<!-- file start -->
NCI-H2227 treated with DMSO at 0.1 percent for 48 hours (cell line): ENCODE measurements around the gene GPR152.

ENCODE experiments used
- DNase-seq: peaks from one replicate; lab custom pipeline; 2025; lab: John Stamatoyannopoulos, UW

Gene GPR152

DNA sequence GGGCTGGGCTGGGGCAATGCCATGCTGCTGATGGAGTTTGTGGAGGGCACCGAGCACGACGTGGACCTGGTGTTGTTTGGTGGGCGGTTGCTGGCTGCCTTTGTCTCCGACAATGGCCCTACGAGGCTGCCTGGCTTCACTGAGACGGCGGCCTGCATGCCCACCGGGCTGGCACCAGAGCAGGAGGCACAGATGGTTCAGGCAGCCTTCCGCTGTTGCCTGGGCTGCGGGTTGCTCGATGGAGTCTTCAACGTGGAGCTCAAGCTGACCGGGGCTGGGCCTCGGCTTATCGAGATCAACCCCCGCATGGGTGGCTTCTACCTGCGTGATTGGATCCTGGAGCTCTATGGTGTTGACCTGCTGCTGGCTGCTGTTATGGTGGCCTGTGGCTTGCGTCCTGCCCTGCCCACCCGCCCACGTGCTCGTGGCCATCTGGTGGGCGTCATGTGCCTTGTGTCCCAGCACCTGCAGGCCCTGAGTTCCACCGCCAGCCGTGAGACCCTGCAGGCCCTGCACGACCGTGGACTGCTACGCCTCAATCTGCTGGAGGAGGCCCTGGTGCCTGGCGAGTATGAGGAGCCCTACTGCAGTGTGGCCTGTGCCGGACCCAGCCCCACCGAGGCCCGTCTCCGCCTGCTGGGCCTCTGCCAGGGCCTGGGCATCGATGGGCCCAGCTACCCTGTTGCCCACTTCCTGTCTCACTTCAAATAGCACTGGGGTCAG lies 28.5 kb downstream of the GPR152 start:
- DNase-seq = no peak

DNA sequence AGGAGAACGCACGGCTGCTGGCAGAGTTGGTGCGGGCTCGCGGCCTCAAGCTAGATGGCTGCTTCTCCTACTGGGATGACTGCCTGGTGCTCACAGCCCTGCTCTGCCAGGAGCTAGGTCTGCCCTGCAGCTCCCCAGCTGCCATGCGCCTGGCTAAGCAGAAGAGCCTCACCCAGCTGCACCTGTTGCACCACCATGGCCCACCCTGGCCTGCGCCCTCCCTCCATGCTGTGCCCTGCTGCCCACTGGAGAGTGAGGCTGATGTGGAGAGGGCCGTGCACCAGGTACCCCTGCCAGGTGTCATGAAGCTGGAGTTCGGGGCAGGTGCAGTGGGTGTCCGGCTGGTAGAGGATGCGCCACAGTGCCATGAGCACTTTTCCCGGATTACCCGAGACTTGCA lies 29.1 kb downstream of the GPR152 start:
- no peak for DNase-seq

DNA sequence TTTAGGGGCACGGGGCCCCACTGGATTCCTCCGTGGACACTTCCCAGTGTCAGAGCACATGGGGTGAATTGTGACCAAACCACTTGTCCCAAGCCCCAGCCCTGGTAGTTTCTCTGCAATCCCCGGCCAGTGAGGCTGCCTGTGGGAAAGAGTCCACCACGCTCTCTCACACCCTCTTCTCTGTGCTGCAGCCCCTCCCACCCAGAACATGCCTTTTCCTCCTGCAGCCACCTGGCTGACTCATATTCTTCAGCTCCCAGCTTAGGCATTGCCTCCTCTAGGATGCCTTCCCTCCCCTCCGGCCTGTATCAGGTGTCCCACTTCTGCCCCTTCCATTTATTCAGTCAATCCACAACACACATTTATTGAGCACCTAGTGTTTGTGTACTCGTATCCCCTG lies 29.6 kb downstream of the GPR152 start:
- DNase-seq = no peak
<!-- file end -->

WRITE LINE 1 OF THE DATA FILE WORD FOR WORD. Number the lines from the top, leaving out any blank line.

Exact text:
NCI-H2227 treated with DMSO at 0.1 percent for 48 hours (cell line): ENCODE measurements around the gene GPR152.